Child poverty

Children are more likely to live in poverty than adults. They’re also more vulnerable to its effects.

Children play outside a metal polishing workshop in the Shivnagar Mohalla slum in India.
UNICEF/UNI112437/Halle'n

In recent years, the world has made remarkable strides advancing development. Yet, some 736 million people still live in extreme poverty. Children are disproportionately affected. Despite comprising one third of the global population, they represent half of those struggling to survive on less than $1.90 a day.

Children who grow up impoverished often lack the food, sanitation, shelter, health care and education they need to survive and thrive. Across the world, about one in three children – roughly 663 million – live in households that are multidimensionally poor, meaning they lack necessities as basic as nutrition or clean water.

An estimated 385 million children live in extreme poverty.

The consequences are grave. Worldwide, the poorest children are twice as likely to die in childhood than their wealthier peers. For those growing up in humanitarian crises, the risks of deprivation and exclusion surge. Even in the world’s richest countries, one in seven children still live in poverty. Today, one in four children in the European Union are at risk of falling into poverty.

No matter where they are, children who grow up impoverished suffer from poor living standards, develop fewer skills for the workforce, and earn lower wages as adults.

Yet, only a limited number of Governments have set the elimination of child poverty as a national priority.

 

Child poverty facts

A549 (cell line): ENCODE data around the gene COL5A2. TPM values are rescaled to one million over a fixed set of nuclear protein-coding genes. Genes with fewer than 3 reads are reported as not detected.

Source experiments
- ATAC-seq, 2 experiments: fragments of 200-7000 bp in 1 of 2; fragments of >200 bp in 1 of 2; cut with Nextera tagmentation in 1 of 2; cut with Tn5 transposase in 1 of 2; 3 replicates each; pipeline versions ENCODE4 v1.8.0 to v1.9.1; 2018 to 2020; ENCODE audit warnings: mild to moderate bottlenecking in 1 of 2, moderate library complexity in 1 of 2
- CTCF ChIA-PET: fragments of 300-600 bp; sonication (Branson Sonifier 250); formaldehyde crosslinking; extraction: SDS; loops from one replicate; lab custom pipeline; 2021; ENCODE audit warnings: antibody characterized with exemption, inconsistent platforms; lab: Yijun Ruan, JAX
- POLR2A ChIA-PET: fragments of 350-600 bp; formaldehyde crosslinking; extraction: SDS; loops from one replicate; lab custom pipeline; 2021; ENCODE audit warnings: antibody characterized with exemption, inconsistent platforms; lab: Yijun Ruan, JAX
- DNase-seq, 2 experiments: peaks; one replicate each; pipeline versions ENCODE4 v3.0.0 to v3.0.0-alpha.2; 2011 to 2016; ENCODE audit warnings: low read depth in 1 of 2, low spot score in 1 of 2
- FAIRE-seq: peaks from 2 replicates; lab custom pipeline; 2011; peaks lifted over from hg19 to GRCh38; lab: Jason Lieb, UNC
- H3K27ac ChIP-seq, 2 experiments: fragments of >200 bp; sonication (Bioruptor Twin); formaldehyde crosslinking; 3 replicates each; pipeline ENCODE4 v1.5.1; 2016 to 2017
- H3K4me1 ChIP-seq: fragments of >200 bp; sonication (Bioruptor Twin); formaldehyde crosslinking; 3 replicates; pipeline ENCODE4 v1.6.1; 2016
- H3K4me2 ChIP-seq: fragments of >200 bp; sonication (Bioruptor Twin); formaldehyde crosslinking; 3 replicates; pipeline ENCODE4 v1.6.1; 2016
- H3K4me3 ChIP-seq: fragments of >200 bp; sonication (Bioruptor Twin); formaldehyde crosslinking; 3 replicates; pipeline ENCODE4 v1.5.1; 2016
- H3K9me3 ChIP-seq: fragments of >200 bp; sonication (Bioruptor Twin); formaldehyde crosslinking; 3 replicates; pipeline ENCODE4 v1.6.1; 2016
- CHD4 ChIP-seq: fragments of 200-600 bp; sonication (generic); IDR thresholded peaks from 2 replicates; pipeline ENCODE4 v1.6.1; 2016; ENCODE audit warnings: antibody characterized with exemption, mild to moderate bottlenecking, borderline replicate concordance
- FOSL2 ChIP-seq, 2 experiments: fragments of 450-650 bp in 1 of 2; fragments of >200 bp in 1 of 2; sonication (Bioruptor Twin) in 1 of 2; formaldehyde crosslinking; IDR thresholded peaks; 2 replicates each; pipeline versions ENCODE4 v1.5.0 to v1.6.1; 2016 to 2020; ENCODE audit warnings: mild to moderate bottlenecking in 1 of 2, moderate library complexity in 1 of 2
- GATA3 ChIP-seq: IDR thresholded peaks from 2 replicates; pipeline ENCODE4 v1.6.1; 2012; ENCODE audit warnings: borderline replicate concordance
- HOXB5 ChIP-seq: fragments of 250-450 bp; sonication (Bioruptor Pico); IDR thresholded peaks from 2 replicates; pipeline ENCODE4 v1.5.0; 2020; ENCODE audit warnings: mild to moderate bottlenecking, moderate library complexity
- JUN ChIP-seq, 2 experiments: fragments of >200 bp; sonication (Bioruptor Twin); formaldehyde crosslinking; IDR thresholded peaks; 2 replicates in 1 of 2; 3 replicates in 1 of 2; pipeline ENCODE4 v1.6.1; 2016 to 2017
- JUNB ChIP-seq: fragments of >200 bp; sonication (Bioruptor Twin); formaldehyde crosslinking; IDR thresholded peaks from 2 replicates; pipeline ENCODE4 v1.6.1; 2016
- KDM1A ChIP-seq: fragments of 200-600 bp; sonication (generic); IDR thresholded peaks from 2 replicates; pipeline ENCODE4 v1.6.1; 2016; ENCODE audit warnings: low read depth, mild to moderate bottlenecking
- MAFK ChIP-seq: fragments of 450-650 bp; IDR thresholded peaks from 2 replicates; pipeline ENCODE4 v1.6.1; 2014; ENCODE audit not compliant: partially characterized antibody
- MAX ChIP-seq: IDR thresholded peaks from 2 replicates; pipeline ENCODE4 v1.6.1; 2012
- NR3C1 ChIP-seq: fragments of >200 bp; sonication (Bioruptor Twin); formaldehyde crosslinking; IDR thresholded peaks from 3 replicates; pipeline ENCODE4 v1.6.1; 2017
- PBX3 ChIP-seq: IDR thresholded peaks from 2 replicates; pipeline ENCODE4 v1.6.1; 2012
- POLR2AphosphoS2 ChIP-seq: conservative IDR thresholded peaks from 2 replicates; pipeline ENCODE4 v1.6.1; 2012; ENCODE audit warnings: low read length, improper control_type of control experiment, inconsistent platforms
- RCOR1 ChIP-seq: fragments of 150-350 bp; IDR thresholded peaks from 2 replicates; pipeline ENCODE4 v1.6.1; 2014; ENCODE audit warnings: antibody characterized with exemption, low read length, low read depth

UNICEF’s response

Child poverty is neither inevitable nor immune to efforts to address it. As many countries have already shown, it can be reduced and even eradicated through continued attention and action.

With the Sustainable Development Goals (SDGs), nations agreed for the first time in history to end extreme child poverty. The SDGs call for multidimensional child poverty – a measure of poverty that goes beyond income – to be halved by 2030, building a world in which all children have what they need to survive, thrive and fulfil their potential.

As part of this commitment, UNICEF mobilizes actors at the national, regional and global levels to help countries measure and address child poverty in all its dimensions. With the World Bank, we produce global statistics on extreme child poverty that help guide policymakers. We also work with Governments and partners on integrated policies and programmes, backed by the resources needed to put them into practice. Our efforts support the expansion of child-sensitive social protection programmes, including universal child benefits, which have been shown to positively impact children’s health, education and nutrition.

Since 2014, UNICEF has played an instrumental role in directing global attention to child poverty. The Global Coalition to End Child Poverty, chaired by UNICEF, has become a powerful initiative for raising awareness about child poverty and accelerating global efforts to tackle it. As part of the coalition, we produced a comprehensive guide to help countries reach the Sustainable Development Goals for child poverty.